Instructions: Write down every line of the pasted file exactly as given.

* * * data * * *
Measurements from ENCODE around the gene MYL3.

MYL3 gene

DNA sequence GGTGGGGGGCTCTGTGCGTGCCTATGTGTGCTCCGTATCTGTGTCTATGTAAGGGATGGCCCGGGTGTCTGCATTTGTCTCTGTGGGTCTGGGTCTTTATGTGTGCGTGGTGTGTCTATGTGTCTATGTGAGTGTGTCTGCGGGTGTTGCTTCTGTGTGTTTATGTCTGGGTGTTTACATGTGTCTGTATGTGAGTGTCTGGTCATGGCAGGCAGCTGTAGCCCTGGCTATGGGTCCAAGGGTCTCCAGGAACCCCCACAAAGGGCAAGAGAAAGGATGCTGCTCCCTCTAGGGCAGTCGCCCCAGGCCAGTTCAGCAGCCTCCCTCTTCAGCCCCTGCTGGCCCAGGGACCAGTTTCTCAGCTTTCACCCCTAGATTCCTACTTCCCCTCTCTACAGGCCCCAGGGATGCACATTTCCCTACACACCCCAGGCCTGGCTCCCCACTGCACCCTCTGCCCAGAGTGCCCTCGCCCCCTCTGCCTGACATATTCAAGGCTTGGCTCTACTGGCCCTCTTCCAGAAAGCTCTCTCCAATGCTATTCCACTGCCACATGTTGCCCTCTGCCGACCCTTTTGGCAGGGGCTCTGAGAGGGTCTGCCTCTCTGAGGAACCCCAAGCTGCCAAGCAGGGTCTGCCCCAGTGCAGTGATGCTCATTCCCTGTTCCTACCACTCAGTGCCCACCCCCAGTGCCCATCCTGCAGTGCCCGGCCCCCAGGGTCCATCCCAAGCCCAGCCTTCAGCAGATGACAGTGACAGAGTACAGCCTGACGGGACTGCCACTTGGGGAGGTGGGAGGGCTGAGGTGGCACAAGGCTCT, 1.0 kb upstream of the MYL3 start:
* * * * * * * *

Measurements from ENCODE around the gene MYL3.

MYL3 gene

DNA sequence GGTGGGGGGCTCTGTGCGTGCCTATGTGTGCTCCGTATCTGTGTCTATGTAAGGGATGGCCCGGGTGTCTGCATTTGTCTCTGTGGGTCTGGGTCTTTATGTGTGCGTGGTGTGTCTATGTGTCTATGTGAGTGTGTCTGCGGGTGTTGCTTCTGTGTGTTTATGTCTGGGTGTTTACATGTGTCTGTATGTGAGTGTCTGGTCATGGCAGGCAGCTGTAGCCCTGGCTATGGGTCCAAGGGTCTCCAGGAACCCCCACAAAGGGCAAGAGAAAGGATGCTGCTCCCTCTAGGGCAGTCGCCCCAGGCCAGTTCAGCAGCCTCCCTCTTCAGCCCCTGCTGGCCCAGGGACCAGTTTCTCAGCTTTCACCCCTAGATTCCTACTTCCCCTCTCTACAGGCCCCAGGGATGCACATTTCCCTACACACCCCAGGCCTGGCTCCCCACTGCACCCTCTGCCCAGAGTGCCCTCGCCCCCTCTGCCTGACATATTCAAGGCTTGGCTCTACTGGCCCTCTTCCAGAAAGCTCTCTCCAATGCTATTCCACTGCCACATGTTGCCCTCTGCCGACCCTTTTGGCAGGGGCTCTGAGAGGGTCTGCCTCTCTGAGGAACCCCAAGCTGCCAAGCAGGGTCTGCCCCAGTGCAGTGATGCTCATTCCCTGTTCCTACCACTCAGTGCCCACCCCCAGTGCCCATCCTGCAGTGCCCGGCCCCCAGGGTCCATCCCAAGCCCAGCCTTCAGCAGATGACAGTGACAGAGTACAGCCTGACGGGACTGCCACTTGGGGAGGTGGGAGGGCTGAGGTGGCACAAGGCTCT, 1.0 kb upstream of the MYL3 start: